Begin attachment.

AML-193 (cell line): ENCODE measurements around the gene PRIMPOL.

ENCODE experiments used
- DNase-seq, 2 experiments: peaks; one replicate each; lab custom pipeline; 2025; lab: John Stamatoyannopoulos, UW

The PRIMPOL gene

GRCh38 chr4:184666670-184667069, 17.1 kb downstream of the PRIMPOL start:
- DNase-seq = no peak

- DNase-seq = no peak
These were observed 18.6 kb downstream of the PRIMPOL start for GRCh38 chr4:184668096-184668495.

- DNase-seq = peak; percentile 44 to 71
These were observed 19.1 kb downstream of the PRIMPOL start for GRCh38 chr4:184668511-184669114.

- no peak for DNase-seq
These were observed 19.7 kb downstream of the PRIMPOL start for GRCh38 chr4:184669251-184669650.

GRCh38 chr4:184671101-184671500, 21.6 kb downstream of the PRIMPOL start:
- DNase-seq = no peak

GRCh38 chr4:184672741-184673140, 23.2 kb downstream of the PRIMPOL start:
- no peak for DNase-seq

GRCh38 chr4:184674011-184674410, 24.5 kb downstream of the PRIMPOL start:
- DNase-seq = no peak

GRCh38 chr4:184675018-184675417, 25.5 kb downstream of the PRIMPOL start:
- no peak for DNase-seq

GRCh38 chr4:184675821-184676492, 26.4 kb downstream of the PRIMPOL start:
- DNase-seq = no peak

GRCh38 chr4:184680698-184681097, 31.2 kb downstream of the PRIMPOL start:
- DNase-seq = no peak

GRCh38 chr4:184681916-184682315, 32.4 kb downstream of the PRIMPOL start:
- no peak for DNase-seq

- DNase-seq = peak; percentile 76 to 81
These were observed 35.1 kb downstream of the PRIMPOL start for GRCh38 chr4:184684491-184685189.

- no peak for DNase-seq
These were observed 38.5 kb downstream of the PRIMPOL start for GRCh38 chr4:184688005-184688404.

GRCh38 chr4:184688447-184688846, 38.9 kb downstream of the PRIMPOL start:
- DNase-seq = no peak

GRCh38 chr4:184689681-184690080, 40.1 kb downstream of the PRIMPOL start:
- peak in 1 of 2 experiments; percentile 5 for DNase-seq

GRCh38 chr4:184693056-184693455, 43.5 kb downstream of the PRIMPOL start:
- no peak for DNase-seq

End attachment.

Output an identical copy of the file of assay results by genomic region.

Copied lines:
AML-193 (cell line): ENCODE measurements around the gene PRIMPOL.

ENCODE experiments used
- DNase-seq, 2 experiments: peaks; one replicate each; lab custom pipeline; 2025; lab: John Stamatoyannopoulos, UW

The PRIMPOL gene

GRCh38 chr4:184666670-184667069, 17.1 kb downstream of the PRIMPOL start:
- DNase-seq = no peak

- DNase-seq = no peak
These were observed 18.6 kb downstream of the PRIMPOL start for GRCh38 chr4:184668096-184668495.

- DNase-seq = peak; percentile 44 to 71
These were observed 19.1 kb downstream of the PRIMPOL start for GRCh38 chr4:184668511-184669114.

- no peak for DNase-seq
These were observed 19.7 kb downstream of the PRIMPOL start for GRCh38 chr4:184669251-184669650.

GRCh38 chr4:184671101-184671500, 21.6 kb downstream of the PRIMPOL start:
- DNase-seq = no peak

GRCh38 chr4:184672741-184673140, 23.2 kb downstream of the PRIMPOL start:
- no peak for DNase-seq

GRCh38 chr4:184674011-184674410, 24.5 kb downstream of the PRIMPOL start:
- DNase-seq = no peak

GRCh38 chr4:184675018-184675417, 25.5 kb downstream of the PRIMPOL start:
- no peak for DNase-seq

GRCh38 chr4:184675821-184676492, 26.4 kb downstream of the PRIMPOL start:
- DNase-seq = no peak

GRCh38 chr4:184680698-184681097, 31.2 kb downstream of the PRIMPOL start:
- DNase-seq = no peak

GRCh38 chr4:184681916-184682315, 32.4 kb downstream of the PRIMPOL start:
- no peak for DNase-seq

- DNase-seq = peak; percentile 76 to 81
These were observed 35.1 kb downstream of the PRIMPOL start for GRCh38 chr4:184684491-184685189.

- no peak for DNase-seq
These were observed 38.5 kb downstream of the PRIMPOL start for GRCh38 chr4:184688005-184688404.

GRCh38 chr4:184688447-184688846, 38.9 kb downstream of the PRIMPOL start:
- DNase-seq = no peak

GRCh38 chr4:184689681-184690080, 40.1 kb downstream of the PRIMPOL start:
- peak in 1 of 2 experiments; percentile 5 for DNase-seq

GRCh38 chr4:184693056-184693455, 43.5 kb downstream of the PRIMPOL start:
- no peak for DNase-seq